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Why do some programs (for the same subject) interview and others do not?


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I applied to four terminal Masters programs this year, all of which involve placement into three internship rotations. Two interviewed me, one said interviews are normally required but because I knew someone in the faculty already the interview was being waived, and one didn't interview at all. The one that didn't interview is the most prestigious and I'm happy I was accepted! But it made me wonder why they would choose not to interview when everyone else seems to. All the programs will involve the same style of thesis work and internship; it seems strange to me that the others want to 'get to know me' while arguably the "best" one apparently felt they got enough of an idea of me based on my SOP.


Just curious, what might the reasoning be?

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I had a similar experience. Only one school out of eight interviewed me. I'm sure interviewing gave them some information about me. But like with everything in life, the question isn't always "do interviews tell programs useful information?" but it is really, "do programs feel that the work required to conduct interviews is worth it?"

So I am guessing that these programs have decided that they didn't need the additional information that they would get from interviews given how much it will cost them (in terms of time, effort, etc.). From experience on the "other side", interviewing is a ton of work. There was one position where we had interviewed 8 candidates. There were 4-5 people on each panel interview and they were one hour long. So that's about 40 hours of work just to conduct the interviews. Plus a few more hours to have the meeting to decide which candidates to invite to the next stage. This was for a dean position instead of a grad student, so the work was well worth it to find the right fit but I never realised how much work it is to be the interviewer until I was on a committee!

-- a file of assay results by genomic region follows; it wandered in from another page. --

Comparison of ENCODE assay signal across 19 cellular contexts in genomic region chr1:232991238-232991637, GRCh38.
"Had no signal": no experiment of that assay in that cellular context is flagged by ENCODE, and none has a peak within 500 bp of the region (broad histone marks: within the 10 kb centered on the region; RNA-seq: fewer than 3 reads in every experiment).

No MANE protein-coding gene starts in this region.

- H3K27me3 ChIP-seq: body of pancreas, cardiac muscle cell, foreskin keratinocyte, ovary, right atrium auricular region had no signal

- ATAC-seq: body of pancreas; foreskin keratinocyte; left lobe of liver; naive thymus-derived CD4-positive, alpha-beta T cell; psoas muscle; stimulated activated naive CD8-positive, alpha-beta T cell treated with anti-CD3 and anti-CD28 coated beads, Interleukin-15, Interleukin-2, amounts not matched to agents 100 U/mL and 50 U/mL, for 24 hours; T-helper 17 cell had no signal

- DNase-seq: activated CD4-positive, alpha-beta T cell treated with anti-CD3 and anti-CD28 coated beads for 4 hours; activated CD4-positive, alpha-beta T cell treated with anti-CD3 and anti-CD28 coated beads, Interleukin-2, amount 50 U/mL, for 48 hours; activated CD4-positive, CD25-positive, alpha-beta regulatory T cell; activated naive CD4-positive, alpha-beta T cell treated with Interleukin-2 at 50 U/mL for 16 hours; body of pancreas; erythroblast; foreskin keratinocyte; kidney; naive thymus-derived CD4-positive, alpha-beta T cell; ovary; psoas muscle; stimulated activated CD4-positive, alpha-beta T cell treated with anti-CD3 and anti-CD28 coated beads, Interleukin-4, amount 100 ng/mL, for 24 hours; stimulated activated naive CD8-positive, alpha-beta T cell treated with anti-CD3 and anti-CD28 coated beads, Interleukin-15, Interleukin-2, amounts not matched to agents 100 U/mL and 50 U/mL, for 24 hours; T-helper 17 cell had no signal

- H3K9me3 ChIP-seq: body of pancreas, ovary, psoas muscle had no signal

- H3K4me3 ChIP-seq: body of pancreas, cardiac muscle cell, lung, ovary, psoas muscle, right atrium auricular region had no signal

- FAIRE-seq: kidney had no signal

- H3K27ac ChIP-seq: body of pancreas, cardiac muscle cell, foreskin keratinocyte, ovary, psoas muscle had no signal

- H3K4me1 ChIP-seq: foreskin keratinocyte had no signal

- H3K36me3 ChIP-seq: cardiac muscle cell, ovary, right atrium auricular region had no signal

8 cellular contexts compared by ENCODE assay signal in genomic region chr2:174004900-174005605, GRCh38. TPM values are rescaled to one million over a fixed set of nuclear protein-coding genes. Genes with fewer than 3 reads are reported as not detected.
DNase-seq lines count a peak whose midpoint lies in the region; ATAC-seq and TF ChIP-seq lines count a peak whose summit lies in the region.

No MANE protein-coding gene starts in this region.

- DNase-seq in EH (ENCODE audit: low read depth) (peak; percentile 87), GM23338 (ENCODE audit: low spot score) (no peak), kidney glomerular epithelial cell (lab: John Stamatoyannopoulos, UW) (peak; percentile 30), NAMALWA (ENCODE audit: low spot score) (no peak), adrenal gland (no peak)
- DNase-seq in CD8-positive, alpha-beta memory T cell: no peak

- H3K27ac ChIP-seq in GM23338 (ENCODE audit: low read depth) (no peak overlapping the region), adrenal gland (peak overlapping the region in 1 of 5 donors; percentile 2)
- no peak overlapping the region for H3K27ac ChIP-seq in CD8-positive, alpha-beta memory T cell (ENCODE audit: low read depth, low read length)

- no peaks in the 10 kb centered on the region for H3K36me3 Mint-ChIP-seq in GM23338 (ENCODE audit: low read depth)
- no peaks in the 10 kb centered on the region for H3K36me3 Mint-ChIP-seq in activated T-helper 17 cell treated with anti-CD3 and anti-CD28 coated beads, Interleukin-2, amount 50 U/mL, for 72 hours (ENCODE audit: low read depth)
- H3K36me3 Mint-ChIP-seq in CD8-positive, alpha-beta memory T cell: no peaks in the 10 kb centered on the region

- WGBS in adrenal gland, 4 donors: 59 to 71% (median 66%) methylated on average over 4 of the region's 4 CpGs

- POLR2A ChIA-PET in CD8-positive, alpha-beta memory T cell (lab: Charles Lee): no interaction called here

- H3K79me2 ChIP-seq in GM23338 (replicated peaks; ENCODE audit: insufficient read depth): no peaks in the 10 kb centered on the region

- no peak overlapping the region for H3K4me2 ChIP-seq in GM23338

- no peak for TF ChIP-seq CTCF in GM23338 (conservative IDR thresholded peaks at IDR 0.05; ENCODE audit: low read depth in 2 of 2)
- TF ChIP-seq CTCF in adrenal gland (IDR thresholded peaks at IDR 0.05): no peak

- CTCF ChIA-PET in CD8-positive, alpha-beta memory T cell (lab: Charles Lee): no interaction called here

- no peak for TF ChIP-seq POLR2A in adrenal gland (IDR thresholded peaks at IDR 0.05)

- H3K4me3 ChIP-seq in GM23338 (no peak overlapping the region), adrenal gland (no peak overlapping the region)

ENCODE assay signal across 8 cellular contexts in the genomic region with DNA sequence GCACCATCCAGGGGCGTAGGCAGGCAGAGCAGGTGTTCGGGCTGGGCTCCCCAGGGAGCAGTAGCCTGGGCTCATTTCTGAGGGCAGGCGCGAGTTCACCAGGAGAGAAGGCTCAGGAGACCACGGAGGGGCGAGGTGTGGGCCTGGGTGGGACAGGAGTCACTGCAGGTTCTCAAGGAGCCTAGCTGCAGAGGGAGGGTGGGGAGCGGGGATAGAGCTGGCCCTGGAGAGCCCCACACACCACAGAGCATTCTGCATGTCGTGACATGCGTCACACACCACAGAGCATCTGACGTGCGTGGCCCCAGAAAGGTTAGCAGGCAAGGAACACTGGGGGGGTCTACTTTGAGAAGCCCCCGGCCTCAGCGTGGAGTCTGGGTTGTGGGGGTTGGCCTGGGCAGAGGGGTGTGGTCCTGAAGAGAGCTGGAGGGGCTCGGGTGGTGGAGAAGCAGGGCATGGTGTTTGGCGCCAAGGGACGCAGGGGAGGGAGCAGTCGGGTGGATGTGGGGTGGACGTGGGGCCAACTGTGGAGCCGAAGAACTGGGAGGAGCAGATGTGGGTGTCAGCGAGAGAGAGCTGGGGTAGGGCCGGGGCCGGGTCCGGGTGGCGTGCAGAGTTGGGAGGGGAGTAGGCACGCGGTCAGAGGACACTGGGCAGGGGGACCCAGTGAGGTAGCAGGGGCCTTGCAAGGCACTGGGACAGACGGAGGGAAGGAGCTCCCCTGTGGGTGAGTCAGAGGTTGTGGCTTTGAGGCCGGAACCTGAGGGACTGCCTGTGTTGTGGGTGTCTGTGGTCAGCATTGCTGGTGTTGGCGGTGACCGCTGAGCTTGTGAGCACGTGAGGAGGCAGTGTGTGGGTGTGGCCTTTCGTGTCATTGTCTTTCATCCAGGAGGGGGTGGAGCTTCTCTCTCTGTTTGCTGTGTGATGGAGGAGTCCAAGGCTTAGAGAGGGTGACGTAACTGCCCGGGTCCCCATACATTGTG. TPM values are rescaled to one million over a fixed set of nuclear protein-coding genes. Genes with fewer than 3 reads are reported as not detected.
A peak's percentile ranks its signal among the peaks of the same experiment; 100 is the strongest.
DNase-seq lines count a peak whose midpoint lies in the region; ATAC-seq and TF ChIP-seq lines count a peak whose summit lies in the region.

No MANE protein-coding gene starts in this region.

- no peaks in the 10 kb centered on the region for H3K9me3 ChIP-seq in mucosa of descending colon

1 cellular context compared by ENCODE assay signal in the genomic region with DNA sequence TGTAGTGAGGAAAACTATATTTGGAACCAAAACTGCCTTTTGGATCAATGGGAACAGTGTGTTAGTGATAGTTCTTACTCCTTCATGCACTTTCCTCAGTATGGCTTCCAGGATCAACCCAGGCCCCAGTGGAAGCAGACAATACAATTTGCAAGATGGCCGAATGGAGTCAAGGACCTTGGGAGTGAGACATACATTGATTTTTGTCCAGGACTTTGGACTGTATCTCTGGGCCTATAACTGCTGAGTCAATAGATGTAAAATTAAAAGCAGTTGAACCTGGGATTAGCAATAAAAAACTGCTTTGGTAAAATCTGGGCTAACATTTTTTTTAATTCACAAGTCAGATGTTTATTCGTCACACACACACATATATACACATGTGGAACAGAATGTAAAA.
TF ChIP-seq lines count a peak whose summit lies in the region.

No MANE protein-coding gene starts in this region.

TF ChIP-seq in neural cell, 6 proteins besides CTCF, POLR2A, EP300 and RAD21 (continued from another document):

Another reason could be that interviews are only used as a "check". They basically already decided to admit or not admit you. They just do interviews with all planned-admits to ensure they are still going to be a good fit for the program. This sounds like one of the schools you described in your list. I said that only one of my schools interviews but it turns out starting the year after me, one of the other schools that accepted me also started doing interviews, but they are these kind of "vetting" interview, rather than a selection interview.

Or, as I think I wrote in another thread, maybe these schools only interview certain candidates that require more information to make a selection. For some candidates, it's clear that they will make the cut even without an interview so there's no point doing that. And others, there's no interview that can change their decision from a "no" to a "yes", so there's no point interviewing those either. So, just because you didn't get an interview doesn't mean that the school chose not to interview.

Finally, perhaps schools might have noticed that interviewing didn't help them select the right candidate. If you don't know how to conduct interviews, you can just make some people way more nervous/stressed than they need to be and then you don't see their best side. Unless putting people under pressure and stress is actually a trait you are selecting for (usually not), then having a stressful interview isn't helpful. Similarly, some people are just more outgoing and confident and just perform better in-person. If this is not something you are selecting for (usually not for grad school) then interviewing can hurt the school because they might be more drawn to the outgoing types instead.

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  • 2 months later...

Was in the similar situation. Well, from my experience there are two reasons why this interview goes on. First, it is country. Second, the size of the group.

I have applied to several universities in Italy and had the interview in 3 out of 5. At the same time, all good universities in Germany did not ask for the interview but I filled so many papers and documents to apply there... I would choose the interview instead of all of that paperwork...

The second reason, the number of students in the group. The smaller the group is planned, the greater chance of the interview. 


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